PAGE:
Blues in the Night (1941): Noir Counterpoint

Blues in the Night (1941)

Blues in the Night (Warner Bros 1941) is a fascinating musical noir melodrama about a budding white jazz band scripted by Robert Rossen, directed by Anatole Litvak, and atmospherically lensed by Ernest Haller, with a b-cast, including a very young Elia Kazan, as a dizzy jazz clarinetist. These impeccable leftist credentials are reflected in the plot and the resolution which talk to personal integrity and the values of solidarity and loyalty. Amazingly for the period an establishing scene in a police lock-up respectfully credits the music’s black roots. Tied up in all this is a noir arc with a hood played by Lloyd Nolan and a killer performance by Betty Field (an actress who sadly went nowhere) as a cheap femme-fatale.  The socially aware feel-good ending is tempered by the noir-like denouement for the hoods and the femme-noir.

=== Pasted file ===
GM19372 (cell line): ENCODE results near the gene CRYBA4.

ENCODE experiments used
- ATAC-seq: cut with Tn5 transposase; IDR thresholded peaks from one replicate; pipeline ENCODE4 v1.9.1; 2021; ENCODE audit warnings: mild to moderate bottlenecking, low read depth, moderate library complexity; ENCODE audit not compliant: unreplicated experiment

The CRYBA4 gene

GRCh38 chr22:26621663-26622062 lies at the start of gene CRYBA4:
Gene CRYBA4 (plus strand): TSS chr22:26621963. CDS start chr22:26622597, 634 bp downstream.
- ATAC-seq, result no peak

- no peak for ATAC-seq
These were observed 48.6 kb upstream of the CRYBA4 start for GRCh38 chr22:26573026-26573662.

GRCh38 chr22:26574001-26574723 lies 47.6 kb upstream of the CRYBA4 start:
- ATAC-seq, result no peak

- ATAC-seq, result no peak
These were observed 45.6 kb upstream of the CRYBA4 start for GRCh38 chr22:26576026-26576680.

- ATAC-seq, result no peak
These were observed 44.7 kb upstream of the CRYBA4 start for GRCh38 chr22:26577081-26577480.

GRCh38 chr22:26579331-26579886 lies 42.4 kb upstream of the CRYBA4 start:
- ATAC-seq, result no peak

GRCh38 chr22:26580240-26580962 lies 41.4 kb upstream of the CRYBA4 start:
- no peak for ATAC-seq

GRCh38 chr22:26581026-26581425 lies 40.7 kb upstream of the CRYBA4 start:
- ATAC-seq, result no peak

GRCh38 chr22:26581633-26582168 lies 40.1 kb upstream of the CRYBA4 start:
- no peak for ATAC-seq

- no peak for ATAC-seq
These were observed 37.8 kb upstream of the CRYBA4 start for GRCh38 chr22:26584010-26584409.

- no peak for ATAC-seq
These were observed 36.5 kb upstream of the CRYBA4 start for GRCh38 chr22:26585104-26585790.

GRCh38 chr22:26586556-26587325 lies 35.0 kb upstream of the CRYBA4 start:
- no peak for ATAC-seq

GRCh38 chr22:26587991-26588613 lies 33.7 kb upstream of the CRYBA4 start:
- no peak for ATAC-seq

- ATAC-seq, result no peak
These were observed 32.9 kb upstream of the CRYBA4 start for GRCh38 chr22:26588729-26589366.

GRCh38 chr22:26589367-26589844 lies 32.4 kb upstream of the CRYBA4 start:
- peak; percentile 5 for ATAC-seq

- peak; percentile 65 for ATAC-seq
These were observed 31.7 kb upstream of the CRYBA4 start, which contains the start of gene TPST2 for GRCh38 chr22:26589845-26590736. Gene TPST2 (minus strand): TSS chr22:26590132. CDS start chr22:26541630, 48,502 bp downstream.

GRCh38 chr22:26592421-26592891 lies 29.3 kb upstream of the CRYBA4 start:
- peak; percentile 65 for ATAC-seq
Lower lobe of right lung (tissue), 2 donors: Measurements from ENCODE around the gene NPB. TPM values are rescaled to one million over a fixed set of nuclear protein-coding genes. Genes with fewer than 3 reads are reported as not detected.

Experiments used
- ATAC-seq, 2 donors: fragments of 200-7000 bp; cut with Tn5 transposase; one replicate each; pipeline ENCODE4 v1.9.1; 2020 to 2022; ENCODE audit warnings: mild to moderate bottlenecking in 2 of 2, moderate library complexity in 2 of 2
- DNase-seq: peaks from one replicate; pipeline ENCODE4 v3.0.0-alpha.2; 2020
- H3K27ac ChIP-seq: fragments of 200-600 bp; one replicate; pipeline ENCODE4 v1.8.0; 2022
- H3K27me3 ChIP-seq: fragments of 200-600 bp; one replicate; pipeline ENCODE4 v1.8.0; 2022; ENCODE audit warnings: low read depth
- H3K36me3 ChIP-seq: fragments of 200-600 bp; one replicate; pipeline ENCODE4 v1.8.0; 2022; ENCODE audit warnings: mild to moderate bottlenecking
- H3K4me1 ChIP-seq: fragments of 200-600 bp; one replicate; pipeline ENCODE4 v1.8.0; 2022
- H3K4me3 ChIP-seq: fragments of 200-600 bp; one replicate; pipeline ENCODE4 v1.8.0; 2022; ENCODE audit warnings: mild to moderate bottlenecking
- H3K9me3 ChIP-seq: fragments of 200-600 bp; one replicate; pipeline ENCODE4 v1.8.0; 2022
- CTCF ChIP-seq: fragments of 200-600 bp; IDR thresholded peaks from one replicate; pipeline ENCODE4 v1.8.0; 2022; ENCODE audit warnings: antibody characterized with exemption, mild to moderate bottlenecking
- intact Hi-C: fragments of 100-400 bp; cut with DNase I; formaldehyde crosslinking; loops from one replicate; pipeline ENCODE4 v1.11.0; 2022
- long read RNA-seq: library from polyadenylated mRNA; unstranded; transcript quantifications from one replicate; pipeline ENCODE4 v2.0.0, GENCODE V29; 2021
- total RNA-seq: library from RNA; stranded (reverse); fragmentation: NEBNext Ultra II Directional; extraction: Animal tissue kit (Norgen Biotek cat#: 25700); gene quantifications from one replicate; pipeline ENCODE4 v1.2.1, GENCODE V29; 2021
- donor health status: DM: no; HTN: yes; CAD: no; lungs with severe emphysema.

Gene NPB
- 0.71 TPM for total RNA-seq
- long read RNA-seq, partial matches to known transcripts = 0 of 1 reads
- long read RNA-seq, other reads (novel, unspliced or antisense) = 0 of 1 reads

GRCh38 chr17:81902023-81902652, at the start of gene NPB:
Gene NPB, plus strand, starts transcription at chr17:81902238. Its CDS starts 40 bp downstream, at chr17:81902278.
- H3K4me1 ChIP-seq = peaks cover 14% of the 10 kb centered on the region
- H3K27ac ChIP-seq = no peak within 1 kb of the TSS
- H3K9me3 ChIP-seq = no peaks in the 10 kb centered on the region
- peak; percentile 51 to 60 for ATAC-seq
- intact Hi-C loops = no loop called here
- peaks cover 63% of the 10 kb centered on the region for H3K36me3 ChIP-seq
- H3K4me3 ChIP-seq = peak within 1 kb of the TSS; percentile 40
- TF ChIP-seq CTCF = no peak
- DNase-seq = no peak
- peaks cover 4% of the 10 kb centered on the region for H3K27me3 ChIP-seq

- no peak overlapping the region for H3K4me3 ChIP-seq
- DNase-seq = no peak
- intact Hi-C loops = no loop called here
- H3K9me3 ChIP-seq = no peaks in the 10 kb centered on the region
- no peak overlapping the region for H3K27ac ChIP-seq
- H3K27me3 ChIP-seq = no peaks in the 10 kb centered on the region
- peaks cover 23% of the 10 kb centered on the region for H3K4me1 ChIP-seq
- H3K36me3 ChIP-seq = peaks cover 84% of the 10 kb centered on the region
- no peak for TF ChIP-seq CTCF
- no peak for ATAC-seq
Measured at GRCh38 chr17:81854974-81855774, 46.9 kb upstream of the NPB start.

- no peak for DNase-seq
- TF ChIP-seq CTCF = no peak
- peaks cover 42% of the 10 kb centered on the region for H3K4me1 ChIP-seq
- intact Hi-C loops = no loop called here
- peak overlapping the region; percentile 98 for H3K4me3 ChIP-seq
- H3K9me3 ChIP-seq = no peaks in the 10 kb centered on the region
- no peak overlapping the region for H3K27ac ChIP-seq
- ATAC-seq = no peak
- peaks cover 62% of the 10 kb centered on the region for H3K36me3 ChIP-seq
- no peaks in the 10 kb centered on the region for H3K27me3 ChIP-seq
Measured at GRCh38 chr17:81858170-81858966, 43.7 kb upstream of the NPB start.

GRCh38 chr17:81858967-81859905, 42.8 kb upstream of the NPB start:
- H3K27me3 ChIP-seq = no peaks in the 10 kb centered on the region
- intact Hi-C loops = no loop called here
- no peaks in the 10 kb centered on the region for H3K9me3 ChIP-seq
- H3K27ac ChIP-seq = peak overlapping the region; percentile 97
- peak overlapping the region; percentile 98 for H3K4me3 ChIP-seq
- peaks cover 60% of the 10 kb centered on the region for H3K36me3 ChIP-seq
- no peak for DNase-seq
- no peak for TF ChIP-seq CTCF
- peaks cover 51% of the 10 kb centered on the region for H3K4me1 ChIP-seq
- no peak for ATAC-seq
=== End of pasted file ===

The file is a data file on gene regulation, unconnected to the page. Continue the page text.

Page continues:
This movie is a serious contender as a seminal film noir,  remembering The Maltese Falcon was made in the same year, Stranger On the Third Floor only a year earlier in 1940, and Double Indemnity a full three years later in 1944.  Check out the filmsnoir.net trailer:

2 thoughts on “Blues in the Night (1941): Noir Counterpoint”

  1. Amazingly for the period an establishing scene in a police lock-up respectfully credits the music’s black roots.

    Yep, it’s refreshing. At the same time, these four black performers are given no screen credit. The omission’s quite shameful, and for me scars an otherwise very fine movie.

    Like

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